Hospitality is commanded by God. But what can you do if your house is too small?
"We want to invite you for dinner. . . At your house."
It was, perhaps, one of the more unique invitations we had every been extended. But it was a practical solution to a dilemma. They didn't let their small house stand in the way of practicing hospitality.
Does your house feel too small to have company over? Here are some suggestions.
Six Ideas for Small House Hospitality
1. Take food to them.
Like our hosts/guests, you can invite yourself over and bring the food.
2. Invite them to meet you at a nearby park.
Let the kids play on the playground while the adults talk. Take a walk together. Eat at picnic tables.
3. Have them for a meal at your church.
Get permission first and clean up afterwards.
4. Have an outdoor meal in your backyard.
Grill out. Play a ball game afterwards or roast s'mores around a campfire.
5. Take them out to eat.
It doesn't have to be a fancy restaurant. In the summer it could be an ice cream shop. Pick something that fits your budget.
It's okay. Nobody really minds.
We are a big family, but we have had people graciously extend hospitality to us by means of each of these ideas, and we now treasure precious memories of the fellowship we shared with them. We have also wrangled a number of these ourselves.
Where there's a will, there will always be a way. Don't let the size of your house keep you from experiencing the pleasure and rewards of hospitality!
The Bible commands hospitality. We know this.
But how can we answer those pesky internal questions?
My husband did it again.
"Nine or ten people are coming for graduation. Can we house them?"
And, boom, just like that, I have a decision to make. Am I willing to open my doors to this dear group of believers? I already had another family that was planning to stay with us.
I love having house guests. I grew up with nine siblings. Our house was always full and never quiet. Also, my mother set a great example to follow. She never turned down guests or an opportunity to watch other people's children. "With ten children in the house, what's four more?" she would say serenely. "We won't even notice that they are there." That last statement was probably 50% idealistic fiction but, regardless, extra people were always popping in and out of our already full house.
And then I married my husband and discovered that this solemn, studious, hermit of a scholar was also The King Of Generous Hospitality.
"Can we have our entire Sunday School department and their children over for a meal and fellowship?" Sure, honey.
"Can we have dinner for our 20 graduate students and their wives at our house?" Sure, honey.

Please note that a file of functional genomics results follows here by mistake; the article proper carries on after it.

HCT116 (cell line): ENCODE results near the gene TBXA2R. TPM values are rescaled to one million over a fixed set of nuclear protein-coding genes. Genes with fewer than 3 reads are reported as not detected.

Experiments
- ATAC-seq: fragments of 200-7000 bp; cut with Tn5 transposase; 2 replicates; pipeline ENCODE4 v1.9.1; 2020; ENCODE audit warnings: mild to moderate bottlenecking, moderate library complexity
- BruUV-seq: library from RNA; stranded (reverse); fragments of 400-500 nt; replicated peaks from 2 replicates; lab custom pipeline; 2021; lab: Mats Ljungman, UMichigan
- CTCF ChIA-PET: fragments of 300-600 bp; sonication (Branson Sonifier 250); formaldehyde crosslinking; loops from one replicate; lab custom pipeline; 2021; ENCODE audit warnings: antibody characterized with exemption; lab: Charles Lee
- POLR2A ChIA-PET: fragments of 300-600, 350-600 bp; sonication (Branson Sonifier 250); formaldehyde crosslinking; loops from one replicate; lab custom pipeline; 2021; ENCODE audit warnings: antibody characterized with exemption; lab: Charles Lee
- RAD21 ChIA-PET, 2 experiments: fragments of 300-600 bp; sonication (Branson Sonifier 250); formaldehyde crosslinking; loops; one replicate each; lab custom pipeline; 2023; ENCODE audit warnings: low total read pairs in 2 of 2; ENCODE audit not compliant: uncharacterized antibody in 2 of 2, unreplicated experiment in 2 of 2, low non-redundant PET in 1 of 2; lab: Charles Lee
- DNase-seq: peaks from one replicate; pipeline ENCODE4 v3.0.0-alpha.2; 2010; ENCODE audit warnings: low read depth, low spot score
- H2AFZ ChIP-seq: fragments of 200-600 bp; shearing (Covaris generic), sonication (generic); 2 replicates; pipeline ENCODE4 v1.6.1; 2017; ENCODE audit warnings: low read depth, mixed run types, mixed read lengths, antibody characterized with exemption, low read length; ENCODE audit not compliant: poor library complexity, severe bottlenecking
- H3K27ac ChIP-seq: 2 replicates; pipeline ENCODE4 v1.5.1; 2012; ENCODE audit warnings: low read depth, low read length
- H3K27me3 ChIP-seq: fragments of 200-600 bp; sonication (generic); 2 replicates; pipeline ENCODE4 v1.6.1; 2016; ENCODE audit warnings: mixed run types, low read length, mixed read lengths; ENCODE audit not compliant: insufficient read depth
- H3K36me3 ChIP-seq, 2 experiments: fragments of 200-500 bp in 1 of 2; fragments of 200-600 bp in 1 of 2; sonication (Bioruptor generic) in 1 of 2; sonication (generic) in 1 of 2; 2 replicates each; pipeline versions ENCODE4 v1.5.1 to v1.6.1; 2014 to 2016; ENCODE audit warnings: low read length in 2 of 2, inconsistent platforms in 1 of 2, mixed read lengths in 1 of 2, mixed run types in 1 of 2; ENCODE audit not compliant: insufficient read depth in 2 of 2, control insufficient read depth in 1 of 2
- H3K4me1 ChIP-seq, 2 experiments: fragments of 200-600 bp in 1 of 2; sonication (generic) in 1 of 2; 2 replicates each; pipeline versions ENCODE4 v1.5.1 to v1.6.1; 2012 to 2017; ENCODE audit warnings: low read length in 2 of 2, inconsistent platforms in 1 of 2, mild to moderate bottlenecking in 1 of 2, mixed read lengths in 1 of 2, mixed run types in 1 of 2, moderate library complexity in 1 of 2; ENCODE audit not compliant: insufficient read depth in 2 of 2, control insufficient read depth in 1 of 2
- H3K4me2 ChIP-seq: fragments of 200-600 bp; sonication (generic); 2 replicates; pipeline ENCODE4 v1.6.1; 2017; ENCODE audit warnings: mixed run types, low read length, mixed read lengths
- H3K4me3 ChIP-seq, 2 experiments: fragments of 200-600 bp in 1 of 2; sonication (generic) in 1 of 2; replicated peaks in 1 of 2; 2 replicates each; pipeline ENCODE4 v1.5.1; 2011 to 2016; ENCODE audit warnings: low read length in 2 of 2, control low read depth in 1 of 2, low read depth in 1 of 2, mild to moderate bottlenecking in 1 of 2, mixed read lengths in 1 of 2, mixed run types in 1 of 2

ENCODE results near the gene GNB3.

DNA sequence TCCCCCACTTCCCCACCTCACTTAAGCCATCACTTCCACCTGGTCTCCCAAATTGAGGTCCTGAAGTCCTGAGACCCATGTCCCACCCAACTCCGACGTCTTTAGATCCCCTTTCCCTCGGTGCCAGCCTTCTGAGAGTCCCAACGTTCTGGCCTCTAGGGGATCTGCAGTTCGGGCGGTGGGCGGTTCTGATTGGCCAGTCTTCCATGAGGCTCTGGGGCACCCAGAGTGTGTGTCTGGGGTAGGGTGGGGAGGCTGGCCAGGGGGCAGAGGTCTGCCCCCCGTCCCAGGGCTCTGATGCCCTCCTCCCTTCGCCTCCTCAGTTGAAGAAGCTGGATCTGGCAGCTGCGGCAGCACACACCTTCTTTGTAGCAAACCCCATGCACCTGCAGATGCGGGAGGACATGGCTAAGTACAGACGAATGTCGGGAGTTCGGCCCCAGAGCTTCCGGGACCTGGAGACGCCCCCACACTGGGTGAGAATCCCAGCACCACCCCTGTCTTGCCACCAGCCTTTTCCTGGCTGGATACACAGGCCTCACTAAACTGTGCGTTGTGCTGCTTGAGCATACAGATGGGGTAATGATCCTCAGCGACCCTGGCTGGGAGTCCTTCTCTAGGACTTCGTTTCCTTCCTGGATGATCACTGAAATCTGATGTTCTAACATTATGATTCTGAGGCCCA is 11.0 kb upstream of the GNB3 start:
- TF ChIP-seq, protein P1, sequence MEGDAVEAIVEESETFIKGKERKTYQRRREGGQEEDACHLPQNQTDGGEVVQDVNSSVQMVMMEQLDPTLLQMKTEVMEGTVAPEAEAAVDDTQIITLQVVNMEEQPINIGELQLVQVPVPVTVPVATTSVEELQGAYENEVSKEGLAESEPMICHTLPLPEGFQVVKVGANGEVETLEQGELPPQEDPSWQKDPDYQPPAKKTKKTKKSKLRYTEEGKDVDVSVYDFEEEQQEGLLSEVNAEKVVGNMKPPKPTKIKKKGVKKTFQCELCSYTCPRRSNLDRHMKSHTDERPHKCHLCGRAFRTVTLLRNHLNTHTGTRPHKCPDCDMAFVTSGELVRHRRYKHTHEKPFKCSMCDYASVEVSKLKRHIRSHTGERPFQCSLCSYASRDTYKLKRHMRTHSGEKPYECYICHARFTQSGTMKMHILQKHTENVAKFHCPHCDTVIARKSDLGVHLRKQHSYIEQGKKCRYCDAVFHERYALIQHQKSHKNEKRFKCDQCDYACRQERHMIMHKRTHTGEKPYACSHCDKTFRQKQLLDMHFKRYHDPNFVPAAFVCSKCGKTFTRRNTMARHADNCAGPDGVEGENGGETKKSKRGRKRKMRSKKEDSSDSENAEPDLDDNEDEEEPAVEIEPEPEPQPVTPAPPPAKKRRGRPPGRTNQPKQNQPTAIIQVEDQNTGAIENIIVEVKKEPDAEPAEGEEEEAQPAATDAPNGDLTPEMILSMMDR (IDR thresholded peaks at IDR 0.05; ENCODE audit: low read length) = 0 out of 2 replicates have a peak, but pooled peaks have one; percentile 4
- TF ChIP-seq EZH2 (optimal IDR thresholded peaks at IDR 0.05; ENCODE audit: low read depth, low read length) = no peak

"I know you are pregnant with twins, but I have 5 pastors and their wives who need to be housed. . . " Sure, honey.
"You are busy homeschooling and we are packing up our house and turning it into a dorm before we leave for furlough, but can we house a fifteen-person mission team while you do that?" Sure, honey.
One time, to my children's lavish enjoyment (because they like house guests even more than I do), we ended up with two short-term missionaries living with us for a year. Then we added a single man for three months. Then we added another man who was taking a survey trip for a few weeks. He came and went throughout all Asia, and while he was in a "went" stage, we added a group of four Koreans. They barely left before we added a family of five. (And then the stomach virus hit, but that is another story. . . )
So, once again, I find myself saying, "Sure, honey." Only, even though my response is addressed to my husband, I'm actually acquiescing to God, deliberately choosing not to say no to something I know He is asking me to do. And I'm looking forward to it.
But I can't always claim that.
Hospitality is not totally without a struggle.
Even in this particular instance, I have to counter all of my internal questions. Maybe you, when presented with an opportunity to be hospitable, have to run through these questions as well:
Do I have time? Do I have enough energy? Do I have enough space for everyone? Food? Pillows? Mattresses for all? Do I have enough gumption to poke my head out of my introvertish turtle shell and make conversation?
In this time, one thought guides my decision-making process about all of these things.
"It's not mine."
None of these things are mine.
My time is not mine. My house is not mine. My food is not mine. My family is not mine. My energy is not mine. My pillow/sheet/mattress/couch/floor space/rice/refrigerator is not mine.
None of it is mine; it is all God's.
There are many commands God has given about Christian hospitality:
But in the moment when I have to make this decision, for some reason, this is the truth God gently reminds me:
It's not mine.
Laura Berrey and her husband Tim are missionaries with Gospel Fellowship Association. They share a passion for missions which has taken them to several countries in Africa, Asia, and Europe. They currently minister in the Philippines.